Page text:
At the same time Federal Reserve dropped interest rates from 6.5% to 1% which generated new class of borrowers to buy their own home which created the real estate boom. The immediate impact of this was an enormous amount of investment rushed into the sub-prime mortgage market. These subprime lending were in the riskiest category of consumer loans that were sold in the market separately from prime loans. As a result, between 1997 & 2006 there was an inflation of almost 124% in the prices of a typical house. After 2006, when interest rates started to rise and home prices began to fall, refinancing of the subprime lending became difficult and banks started foreclosure on subprime activity, quickly flooding it. The accommodative monetary policy in the United States and other developed economies, laxity in the regulation of the banking sector, weak regulations in the financial sector and the delirium of the rating agencies further tightened the credit crisis. All these issues stretched and pulled the bubble with such intensity that the bubble exploded and the market collapsed causing a global financial crisis.
FUTURE PREVENTION OF RECESSION
In a stable economic environment government must play an important key role, in which people can plan for the future growth and prosperity. Openness and accountability are essential elements of this. As the world’s economy starts to emerge from the recession in 2009 and the fiscal stimulus winds down, prominent measures to circumvent future recession should be taken. The reality is that no country alone can ensure financial stability but can surely play a vital role.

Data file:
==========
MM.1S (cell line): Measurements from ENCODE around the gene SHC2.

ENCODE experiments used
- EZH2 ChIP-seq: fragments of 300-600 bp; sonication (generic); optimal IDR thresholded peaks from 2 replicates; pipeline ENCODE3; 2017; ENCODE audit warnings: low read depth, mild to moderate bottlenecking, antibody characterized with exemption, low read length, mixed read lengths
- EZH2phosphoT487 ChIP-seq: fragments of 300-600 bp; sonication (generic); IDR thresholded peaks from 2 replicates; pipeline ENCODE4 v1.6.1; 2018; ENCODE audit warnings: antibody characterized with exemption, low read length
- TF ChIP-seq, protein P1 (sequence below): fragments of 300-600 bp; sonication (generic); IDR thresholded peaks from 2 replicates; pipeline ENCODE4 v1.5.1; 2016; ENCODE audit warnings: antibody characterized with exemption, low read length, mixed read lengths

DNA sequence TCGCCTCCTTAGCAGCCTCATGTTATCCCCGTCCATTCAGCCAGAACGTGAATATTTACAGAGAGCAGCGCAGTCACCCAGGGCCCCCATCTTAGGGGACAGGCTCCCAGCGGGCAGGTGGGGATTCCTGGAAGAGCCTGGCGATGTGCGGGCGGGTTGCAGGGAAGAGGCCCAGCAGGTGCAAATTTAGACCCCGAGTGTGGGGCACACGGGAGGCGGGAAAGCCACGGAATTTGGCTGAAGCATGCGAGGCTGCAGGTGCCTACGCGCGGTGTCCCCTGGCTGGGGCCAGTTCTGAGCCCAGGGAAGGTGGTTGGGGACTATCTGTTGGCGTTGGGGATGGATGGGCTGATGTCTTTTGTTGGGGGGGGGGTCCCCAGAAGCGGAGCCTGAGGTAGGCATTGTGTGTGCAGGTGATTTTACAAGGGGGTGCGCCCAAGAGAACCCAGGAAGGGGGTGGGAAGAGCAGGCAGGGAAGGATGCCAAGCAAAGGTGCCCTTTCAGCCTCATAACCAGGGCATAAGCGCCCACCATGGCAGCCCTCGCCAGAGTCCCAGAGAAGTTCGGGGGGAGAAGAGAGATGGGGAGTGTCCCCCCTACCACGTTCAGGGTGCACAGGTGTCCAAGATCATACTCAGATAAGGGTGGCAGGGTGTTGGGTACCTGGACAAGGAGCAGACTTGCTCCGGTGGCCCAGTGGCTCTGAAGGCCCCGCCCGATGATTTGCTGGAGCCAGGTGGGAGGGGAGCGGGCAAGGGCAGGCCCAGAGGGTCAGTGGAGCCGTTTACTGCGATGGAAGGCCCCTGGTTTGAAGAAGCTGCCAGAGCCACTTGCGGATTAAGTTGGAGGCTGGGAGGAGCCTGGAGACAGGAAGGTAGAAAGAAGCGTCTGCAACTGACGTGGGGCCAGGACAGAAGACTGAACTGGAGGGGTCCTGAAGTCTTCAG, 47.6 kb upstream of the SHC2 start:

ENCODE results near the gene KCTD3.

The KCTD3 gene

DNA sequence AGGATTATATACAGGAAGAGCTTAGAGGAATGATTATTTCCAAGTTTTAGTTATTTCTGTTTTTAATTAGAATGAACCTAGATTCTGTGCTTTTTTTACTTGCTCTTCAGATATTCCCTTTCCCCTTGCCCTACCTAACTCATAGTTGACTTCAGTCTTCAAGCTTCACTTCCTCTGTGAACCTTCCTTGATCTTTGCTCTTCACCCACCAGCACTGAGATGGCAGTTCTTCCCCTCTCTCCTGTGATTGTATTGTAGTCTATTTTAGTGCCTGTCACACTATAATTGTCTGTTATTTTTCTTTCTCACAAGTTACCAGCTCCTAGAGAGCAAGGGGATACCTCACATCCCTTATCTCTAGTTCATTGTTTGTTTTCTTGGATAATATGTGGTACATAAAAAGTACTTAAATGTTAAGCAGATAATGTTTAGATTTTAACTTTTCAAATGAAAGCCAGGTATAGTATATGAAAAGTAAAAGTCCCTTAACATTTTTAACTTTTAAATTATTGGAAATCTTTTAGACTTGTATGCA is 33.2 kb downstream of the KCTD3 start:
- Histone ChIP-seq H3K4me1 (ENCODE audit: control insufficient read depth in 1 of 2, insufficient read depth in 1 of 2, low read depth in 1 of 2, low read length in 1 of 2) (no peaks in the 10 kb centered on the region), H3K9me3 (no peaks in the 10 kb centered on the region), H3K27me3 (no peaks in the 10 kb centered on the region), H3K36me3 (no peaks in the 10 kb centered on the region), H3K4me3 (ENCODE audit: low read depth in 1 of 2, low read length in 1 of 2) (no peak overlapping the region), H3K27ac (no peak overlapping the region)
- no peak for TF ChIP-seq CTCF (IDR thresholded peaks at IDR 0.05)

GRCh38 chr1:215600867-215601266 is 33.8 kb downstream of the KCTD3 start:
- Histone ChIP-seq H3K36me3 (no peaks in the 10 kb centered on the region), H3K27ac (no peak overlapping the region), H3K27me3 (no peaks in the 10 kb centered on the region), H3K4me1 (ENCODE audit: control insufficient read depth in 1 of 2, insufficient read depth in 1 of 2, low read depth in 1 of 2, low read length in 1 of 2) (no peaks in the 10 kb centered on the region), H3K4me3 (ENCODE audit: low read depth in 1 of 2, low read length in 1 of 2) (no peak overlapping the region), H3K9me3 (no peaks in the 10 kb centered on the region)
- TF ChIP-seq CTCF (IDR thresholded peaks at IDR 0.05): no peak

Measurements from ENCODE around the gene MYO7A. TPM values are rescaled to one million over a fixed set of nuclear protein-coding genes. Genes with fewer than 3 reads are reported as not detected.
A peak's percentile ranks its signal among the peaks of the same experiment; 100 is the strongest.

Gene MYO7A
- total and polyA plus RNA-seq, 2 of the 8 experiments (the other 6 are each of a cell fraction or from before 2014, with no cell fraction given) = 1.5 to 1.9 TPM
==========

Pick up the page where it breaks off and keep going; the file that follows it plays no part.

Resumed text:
The challenge today is to restore the role of the state and its branches into the long non regulating financial sector as it was written in the long standing Keynesian tradition in Keynes’s General Theory published 70 years back, which should be reviewed again. Keynes argued that, “in a severe downturn, monetary policy was likely to be ineffective. Fiscal policy was required.” He speculated that due to downturn in economic growth, monetary authorities would get caught in a liquidity trap, difficult to “induce an increase in the supply of credit in order to raise the level of economic activity”.
Retail banking should be separated from the investment banking and the banks should return to the private sector with a highly competitive and profitable market with few barriers to entry. Legislation against teaser rates should be enforced which would allow people to better judge their affordability of mortgage.